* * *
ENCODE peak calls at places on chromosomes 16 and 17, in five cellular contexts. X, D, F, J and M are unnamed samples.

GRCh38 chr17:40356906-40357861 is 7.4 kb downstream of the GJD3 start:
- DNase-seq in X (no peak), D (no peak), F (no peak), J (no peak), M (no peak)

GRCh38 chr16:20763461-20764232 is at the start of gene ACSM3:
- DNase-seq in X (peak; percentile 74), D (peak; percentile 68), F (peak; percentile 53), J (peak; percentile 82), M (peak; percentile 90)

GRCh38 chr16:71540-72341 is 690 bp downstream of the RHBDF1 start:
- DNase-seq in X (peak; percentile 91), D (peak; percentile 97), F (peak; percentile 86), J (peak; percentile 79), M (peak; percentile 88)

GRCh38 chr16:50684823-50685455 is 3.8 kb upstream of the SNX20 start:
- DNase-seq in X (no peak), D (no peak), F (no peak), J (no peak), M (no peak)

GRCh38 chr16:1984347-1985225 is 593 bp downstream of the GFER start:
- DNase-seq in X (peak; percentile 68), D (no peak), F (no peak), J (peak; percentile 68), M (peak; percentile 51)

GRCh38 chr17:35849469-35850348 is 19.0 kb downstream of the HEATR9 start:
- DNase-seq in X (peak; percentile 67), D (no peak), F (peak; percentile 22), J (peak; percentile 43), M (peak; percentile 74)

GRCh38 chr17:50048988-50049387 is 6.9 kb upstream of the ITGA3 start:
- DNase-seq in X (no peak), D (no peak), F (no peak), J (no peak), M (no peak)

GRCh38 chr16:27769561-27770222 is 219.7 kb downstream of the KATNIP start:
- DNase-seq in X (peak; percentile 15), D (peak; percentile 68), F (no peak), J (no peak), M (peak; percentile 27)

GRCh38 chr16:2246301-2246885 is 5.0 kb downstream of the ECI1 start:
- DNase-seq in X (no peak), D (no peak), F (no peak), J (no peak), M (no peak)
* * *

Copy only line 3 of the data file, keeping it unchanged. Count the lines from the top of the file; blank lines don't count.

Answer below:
- DNase-seq in X (no peak), D (no peak), F (no peak), J (no peak), M (no peak)